It might, but often, a funny thing happens. Often, you forget about it. And often, you find that the new car wasn’t a need at all.

The impulse faded. And you just saved yourself a ton of money.

3. Live smaller than you can afford

You finally get that big raise. And you want to celebrate – and why not?

You’ve been looking forward to this forever. And after all, it was all due to your hard work.

That’s fine, splurge a little. However, make it a one-time deal and be done.

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Don’t get caught in the trap that just because you’re now making more money, you should spend more.

Too often, people get more money and feel like they that gives them the means to buy a bigger house, a bigger car… you know the drill. Resist.

The fact is that living smaller than what you can afford is one of the fastest ways to build savings.

But if you constantly upgrade as you begin to make more, then you’ll never get ahead. You’ll just build up more debt along the way and have just as little wiggle room as before.

4. Practice smart grocery shopping

Food… it’s one of the biggest portions of any budget. And if you’re not careful, it can be one of the biggest drains on your wallet.

But luckily, there are a few things you can do to ensure that you stay smart with your money when buying groceries.

Create a grocery budget

Set a strict weekly grocery budget. When you know how much you can spend on groceries, you can then plan your weekly menu around it.

Once you know what all you need, you can go shopping and keep a running tally as you shop to ensure you’re on track.

I tend to do this in my head, rounding for each item. However, writing it down as you go would probably work best for most people.

Make a list… and never deviate

Never go to the grocery store without a list. If you go to the store with a ballpark idea in mind, you don’t have a true ide of what you need.

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You’re not well-researched. You don’t know what the sales are. As a result, you’re going to make decisions on the fly.

These impulse decisions will lead to overspending, which will derail your grocery budget.

Eat before going grocery shopping

It’s also important to eat prior to going to the grocery store. Hunger is a powerful force.

If you’re shopping on an empty stomach, everything is going to look good. In particular, you may find a lot of ready-made, processed snacks will look enticing.

After all, you’re hungry now and that food is easily available. So subconsciously, you may lean towards those items.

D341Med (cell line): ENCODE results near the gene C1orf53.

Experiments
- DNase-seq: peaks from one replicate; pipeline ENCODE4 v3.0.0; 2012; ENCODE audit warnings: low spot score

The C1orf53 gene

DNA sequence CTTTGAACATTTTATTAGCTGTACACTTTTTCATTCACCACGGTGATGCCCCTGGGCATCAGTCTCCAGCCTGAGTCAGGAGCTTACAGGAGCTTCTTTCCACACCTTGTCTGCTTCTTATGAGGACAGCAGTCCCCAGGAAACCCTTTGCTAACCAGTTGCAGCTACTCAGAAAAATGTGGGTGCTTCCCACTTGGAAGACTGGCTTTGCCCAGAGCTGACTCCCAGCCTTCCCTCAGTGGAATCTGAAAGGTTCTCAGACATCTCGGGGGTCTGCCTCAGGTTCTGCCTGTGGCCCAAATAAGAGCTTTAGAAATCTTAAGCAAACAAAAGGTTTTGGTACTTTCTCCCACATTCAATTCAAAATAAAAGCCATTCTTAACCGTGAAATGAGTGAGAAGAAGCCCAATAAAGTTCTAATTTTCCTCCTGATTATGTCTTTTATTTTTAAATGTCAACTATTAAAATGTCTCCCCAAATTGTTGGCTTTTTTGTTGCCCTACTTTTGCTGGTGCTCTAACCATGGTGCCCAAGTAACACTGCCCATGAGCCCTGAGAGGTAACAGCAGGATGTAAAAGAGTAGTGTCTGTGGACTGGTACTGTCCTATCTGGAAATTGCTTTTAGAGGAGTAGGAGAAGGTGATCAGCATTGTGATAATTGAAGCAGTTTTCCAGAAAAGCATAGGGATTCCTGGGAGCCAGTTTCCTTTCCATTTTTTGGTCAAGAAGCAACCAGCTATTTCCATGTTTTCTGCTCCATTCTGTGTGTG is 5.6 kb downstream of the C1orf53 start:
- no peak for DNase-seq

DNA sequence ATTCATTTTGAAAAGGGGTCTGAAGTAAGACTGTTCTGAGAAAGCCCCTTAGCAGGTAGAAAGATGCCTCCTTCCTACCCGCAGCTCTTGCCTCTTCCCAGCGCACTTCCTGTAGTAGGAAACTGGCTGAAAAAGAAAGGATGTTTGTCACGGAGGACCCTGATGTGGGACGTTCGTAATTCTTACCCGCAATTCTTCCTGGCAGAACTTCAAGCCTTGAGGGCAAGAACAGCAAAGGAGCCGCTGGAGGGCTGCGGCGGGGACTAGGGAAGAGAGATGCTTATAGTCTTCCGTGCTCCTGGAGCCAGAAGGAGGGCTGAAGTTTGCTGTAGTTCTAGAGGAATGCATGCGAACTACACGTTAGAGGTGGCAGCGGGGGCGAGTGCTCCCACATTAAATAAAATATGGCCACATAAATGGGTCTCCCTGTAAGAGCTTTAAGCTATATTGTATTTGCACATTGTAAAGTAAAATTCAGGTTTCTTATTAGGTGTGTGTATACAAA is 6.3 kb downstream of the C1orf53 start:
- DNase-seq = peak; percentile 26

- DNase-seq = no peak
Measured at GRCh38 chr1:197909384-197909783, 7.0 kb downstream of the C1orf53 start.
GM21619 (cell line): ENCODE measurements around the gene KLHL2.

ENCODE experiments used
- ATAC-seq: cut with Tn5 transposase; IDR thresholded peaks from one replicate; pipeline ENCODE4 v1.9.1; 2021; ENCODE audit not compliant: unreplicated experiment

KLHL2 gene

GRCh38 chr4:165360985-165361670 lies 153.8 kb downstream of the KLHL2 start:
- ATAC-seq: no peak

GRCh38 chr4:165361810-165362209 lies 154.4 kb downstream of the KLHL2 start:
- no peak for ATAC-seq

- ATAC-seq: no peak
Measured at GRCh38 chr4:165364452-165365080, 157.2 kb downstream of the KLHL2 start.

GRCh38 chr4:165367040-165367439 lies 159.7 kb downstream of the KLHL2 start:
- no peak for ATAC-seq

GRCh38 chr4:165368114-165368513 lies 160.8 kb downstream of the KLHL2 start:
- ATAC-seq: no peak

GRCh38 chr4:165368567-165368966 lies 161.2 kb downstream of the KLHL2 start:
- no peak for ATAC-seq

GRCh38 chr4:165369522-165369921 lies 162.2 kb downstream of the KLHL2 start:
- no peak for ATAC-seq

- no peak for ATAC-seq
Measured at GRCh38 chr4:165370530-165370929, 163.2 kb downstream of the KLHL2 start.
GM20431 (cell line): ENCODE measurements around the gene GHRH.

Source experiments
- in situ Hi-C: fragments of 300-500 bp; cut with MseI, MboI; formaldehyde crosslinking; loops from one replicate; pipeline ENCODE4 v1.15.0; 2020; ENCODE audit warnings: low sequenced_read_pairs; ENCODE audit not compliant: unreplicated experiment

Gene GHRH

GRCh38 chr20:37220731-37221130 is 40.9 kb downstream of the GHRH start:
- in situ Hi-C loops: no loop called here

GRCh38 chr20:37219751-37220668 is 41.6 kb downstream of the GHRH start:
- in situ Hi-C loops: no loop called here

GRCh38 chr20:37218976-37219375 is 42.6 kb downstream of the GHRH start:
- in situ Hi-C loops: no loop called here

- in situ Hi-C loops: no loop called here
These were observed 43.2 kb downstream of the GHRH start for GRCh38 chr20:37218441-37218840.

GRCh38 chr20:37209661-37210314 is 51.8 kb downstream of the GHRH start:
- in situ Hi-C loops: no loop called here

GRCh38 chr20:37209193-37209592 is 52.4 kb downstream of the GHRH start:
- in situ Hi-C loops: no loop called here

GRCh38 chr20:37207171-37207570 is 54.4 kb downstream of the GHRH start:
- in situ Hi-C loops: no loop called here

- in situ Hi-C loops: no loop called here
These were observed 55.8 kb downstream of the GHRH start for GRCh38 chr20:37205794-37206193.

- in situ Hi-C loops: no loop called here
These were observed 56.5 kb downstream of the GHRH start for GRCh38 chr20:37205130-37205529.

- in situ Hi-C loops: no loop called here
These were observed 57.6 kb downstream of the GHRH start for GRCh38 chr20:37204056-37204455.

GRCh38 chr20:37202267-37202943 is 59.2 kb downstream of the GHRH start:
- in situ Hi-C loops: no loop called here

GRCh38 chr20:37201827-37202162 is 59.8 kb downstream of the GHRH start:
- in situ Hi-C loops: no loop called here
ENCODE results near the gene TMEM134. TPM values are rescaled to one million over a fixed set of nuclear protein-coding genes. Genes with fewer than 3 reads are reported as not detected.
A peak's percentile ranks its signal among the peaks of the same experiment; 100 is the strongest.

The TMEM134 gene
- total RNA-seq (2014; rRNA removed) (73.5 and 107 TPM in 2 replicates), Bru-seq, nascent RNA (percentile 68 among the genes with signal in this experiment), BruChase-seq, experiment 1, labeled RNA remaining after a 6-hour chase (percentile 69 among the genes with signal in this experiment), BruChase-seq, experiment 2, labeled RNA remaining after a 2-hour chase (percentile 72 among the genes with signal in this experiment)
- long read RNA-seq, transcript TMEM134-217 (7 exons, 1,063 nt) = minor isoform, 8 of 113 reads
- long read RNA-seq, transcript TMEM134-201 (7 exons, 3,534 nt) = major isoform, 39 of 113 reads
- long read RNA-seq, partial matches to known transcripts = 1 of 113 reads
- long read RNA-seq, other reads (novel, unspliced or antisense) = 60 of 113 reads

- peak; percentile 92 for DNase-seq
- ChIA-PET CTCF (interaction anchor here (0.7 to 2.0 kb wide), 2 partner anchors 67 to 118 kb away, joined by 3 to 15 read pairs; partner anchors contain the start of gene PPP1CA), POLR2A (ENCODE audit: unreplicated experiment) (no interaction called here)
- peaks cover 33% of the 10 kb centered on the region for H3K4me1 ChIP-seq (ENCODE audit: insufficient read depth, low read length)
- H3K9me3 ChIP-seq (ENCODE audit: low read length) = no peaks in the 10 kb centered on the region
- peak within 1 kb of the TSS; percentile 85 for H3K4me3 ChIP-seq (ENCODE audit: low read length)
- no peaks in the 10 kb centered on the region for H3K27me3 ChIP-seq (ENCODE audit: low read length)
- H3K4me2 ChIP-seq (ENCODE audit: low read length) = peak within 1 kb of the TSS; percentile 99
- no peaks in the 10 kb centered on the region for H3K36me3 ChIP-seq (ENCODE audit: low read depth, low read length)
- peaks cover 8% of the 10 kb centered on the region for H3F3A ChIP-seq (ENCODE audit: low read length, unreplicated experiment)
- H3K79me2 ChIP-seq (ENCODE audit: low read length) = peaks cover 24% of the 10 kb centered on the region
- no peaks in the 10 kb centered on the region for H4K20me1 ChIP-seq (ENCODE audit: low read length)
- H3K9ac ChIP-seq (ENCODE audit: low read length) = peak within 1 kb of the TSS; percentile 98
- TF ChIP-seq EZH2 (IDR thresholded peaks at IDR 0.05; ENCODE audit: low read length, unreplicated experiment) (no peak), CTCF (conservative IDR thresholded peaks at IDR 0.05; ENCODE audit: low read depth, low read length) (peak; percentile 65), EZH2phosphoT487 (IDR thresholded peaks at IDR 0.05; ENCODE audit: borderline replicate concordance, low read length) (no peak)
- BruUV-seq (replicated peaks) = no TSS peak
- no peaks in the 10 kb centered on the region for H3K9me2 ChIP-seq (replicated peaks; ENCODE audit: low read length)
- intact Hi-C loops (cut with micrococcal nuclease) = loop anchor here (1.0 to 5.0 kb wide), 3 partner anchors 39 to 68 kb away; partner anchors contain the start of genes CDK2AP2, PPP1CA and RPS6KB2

Unfortunately, not only are those items typically less healthy, but they’re likely more expensive. You pay for convenience.

However, when you eat prior to shopping, then you’ll shop with a clear mind. Your hunger won’t cloud your judgement, influencing you to make poor decisions like a cartoon devil resting on your shoulder whispering in your ear.

This makes it much easier to stick to your grocery plan.

5. Cancel your gym membership

Now that you’re all set on your food, it’s time to get smart about managing your budget in terms of physical fitness. And let’s begin by avoiding the gym. The gym bill, that is.

The average gym membership costs around $60 per month. That’s $720 a year.

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Yet, two out of three gym memberships go unused. That means two-thirds of people who have a gym membership are literally giving away almost a thousand bucks a year. It’s crazy!

I recommend seeking an alternative. One good alternative is to look into fitness streaming services.

Streaming services allow you to stream hundreds of workouts like Insanity and p90x, right in your own home for around $10-20 a month. That’s $40-50 less a month than the average gym membership.

Of course, then there’s the free option. The internet is full of free workouts that you can do on your own with minimal or no equipment.

For example, there’s the Couch to 5K program, that I personally used a decade ago to ease myself from couch potato to running my first 5K race. If I could do it, anyone could.

Then there are free resources like reddit that have limitless information on workouts. The Fitness subreddit has done all the research for you, populating workout tips and detailed workout routines for anyone to use in their wiki.

There are several routines that require no equipment. And you can join in on the subreddit to become part of the community, making it easier for those seeking comraderie and encouragement in their fitness goals. All for free.

It’s baby steps… And baby steps can start now!

I’ve never met anyone that can’t stand to be a bit smarter with their money. And on the flip side, anyone can get smarter with their money. But remember, it doesn’t happen all at once.

Begin by fighting your impulses. Prepare for the week and be smart at the store. And cut monthly expenses like gym memberships that are overpriced and you probably aren’t getting your money’s worth out of anyway.

The devil is in the details. And the details can change your lifestyle and prep you for a financially independent future.

Featured photo credit: Unsplash via unsplash.com